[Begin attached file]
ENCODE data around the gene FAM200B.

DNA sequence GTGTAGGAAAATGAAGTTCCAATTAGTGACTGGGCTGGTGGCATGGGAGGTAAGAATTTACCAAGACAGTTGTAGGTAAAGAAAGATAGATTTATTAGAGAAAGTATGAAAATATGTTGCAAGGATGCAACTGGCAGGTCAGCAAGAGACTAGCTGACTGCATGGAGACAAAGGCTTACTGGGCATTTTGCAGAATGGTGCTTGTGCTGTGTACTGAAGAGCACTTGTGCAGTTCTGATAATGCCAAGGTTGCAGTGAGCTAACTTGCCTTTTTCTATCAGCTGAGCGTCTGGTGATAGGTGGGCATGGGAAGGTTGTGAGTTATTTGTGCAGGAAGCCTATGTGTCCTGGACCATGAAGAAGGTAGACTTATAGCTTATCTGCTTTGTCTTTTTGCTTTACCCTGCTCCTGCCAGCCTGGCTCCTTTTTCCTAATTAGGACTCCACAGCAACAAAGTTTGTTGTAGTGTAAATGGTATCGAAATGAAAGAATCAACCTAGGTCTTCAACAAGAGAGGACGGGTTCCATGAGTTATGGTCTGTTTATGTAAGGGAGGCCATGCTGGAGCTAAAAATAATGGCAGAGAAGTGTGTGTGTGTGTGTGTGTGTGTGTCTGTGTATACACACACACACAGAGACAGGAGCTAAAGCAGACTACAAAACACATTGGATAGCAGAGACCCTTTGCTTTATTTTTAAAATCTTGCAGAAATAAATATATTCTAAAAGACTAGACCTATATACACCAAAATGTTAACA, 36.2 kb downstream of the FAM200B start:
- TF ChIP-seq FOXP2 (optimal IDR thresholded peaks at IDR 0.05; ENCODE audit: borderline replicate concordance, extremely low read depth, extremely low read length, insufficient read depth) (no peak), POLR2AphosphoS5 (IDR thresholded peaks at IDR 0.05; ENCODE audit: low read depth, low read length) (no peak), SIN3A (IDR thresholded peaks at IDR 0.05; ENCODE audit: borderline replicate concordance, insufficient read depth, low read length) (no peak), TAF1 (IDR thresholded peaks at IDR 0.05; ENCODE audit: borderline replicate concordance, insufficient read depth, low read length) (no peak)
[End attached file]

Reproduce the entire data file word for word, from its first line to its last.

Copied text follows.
ENCODE data around the gene FAM200B.

DNA sequence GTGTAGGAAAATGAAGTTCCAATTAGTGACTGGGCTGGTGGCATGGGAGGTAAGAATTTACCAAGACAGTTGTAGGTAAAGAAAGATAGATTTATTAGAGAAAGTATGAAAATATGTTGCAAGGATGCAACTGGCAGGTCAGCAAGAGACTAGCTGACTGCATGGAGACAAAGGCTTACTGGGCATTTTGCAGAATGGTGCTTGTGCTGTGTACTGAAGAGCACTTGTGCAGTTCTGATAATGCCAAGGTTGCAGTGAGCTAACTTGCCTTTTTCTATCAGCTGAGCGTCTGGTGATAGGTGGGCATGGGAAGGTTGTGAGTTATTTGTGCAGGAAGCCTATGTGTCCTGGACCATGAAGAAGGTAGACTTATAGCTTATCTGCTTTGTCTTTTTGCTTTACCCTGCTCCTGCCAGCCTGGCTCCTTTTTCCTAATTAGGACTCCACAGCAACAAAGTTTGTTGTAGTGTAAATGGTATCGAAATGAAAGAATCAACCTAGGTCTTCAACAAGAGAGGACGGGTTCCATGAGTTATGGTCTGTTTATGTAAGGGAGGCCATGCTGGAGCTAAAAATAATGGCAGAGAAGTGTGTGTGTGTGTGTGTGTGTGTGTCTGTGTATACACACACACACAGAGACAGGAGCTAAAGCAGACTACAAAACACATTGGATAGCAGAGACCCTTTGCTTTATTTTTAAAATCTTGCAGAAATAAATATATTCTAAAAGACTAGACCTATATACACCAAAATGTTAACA, 36.2 kb downstream of the FAM200B start:
- TF ChIP-seq FOXP2 (optimal IDR thresholded peaks at IDR 0.05; ENCODE audit: borderline replicate concordance, extremely low read depth, extremely low read length, insufficient read depth) (no peak), POLR2AphosphoS5 (IDR thresholded peaks at IDR 0.05; ENCODE audit: low read depth, low read length) (no peak), SIN3A (IDR thresholded peaks at IDR 0.05; ENCODE audit: borderline replicate concordance, insufficient read depth, low read length) (no peak), TAF1 (IDR thresholded peaks at IDR 0.05; ENCODE audit: borderline replicate concordance, insufficient read depth, low read length) (no peak)